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Boehner elected House speaker as 112th Congress convenes
The American people "have reminded us that everything here is on loan from them," Boehner said. "That includes this gavel, which I accept cheerfully and gratefully, knowing I am but its caretaker. After all, this is the people's House. This is their Congress. It's about them, not about us."
In introducing Boehner as the new speaker, Pelosi said: "Our most important job is to fight for American jobs. . . . And so Democrats will judge what comes before Congress by whether it creates jobs, strengthens our middle class, and reduces the deficit - not burdening future generations with debt.
When Boehner and the new GOP majority "come forward with solutions that address these American challenges, you will find us a willing partner," she said.
As Pelosi acknowledged the new speaker's wife, Debbie Boehner, in the audience, an emotional Boehner wiped tears from his eyes with a handkerchief.
After the speeches, however, signs of the old partisanship resurfaced in debate over the new House rules package. It includes a GOP provision to strip D.C. Delegate Eleanor Holmes Norton (D) and five other Democratic representatives - from Guam, the U.S. Virgin Islands, American Samoa, the Northern Mariana Islands and Puerto Rico - of their ability to vote in the House's Committee of the Whole, which includes the entire membership of the House. Delegates have been allowed to vote in the Committee of the Whole since 2007, when a new Democratic majority restored that right. Traditionally, delegates are permitted to vote in committees, although they are barred from participating in floor votes in the full House.
The rules package also includes provisions designed to curb spending. It replaces the Democrats' "pay-as-you-go" rules, known as "pay-go," with what Rep. David Dreier (R-Calif.) called "cut-go."
"Rather than pair spending with . . . job-killing tax increases," he said, "we will pair it with spending cuts."
But Rep. Steny H. Hoyer (D-Md.), the new minority whip, said the rules package "authorizes trillions of dollars of new debt without paying for it."
He also said he would seek to amend the rules to maintain the right of delegates to vote in the Committee of the Whole, thereby returning "this symbol of respect, this symbol of inclusion, this symbol of colleagueship . . . to our six representatives of American citizens."
The House rules package later easily passed a procedural vote.
Day 1 of the 112th Congress began with prayers and lots of promises: to rein in the federal government, to repeal the health-care law, to fix the economy, to work together - or not.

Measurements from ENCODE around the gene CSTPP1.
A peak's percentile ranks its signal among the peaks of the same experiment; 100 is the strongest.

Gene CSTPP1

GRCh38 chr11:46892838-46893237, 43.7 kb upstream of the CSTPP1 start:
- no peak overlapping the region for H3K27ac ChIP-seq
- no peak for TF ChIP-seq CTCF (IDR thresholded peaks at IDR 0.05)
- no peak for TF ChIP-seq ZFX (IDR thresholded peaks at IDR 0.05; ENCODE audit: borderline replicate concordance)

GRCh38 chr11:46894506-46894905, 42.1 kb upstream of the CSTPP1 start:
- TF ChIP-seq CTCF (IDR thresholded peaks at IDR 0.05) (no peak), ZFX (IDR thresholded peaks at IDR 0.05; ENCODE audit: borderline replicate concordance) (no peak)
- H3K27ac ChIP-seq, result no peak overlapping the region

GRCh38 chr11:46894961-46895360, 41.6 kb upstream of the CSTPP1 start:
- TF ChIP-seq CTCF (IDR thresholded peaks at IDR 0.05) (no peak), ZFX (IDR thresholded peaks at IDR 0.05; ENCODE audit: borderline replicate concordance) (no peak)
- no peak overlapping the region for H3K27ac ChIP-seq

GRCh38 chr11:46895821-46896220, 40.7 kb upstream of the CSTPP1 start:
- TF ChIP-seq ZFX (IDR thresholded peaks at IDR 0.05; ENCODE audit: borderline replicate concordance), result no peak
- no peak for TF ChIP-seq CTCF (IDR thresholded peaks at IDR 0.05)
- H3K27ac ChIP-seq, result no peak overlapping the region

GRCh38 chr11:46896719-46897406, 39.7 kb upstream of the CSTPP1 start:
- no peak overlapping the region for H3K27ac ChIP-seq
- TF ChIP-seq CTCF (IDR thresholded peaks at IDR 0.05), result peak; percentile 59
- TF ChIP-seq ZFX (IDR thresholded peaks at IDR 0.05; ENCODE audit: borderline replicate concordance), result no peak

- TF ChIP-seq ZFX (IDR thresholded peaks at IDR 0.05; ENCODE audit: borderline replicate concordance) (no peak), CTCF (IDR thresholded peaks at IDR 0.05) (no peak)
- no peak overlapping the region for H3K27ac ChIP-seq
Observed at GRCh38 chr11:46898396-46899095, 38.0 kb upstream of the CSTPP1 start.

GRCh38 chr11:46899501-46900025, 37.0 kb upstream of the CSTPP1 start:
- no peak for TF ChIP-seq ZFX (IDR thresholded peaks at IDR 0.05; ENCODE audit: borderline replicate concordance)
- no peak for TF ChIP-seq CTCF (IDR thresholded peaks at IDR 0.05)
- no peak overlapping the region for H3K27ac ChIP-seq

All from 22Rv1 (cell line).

With the swearing-in Wednesday afternoon of the House members - including 87 new Republican members and nine new Democrats - control of the chamber officially shifted to the GOP.
And while Republicans will swiftly seek to undo major aspects of Obama's legislative agenda, Democrats - with few other options - are pledging to continue the compromise-oriented approach that guided their unexpectedly productive lame-duck session in December.
Wednesday's schedule of events began with a private prayer service at St. Peter's Catholic Church on Capitol Hill that was attended by, among others, Boehner, Pelosi, new Majority Leader Eric Cantor (R-Va.) and new Minority Whip Steny H. Hoyer (D-Md).
The Rev. Daniel P. Coughlin, the House chaplain, opened the service, which was closed to the press. Pelosi and Cantor read selections of Scripture, according to the program.
Boehner, 61, a Roman Catholic with working-class roots, was the first to arrive at the church, CNN reported. He was accompanied by his wife, Debbie, their two daughters, Lindsay and Tricia, 10 of his 11 siblings and other family members.
According to CNN, Boehner told reporters camped outside his house earlier in the day that his top priority was "to fix a broken institution," adding: "The sun is out, and the American people are in charge."
At midday, the first order of business in the House was formally electing Boehner as speaker. Pelosi later addressed the lawmakers to introduce Boehner, who delivered his own speech before taking the oath of office and administering the oath to the rest of the lawmakers en masse.
"Our aim will be to give government back to the people," Boehner said. He added, "We will part with some of the rituals that have come to characterize this institution under majorities Republican and Democratic alike.
"We will dispense with the conventional wisdom that bigger bills are always better; that fast legislating is good legislating; that allowing additional amendments and open debate makes the legislative process 'less efficient' than our forefathers intended."
The rest of the afternoon in the House will be taken up by photo-op swearing-in ceremonies for individual House members.
In the Senate, meanwhile, Vice President Biden administered the oath of office for senators elected or reelected in November. Biden swore in the new or returning senators by alphabetical order in groups of four.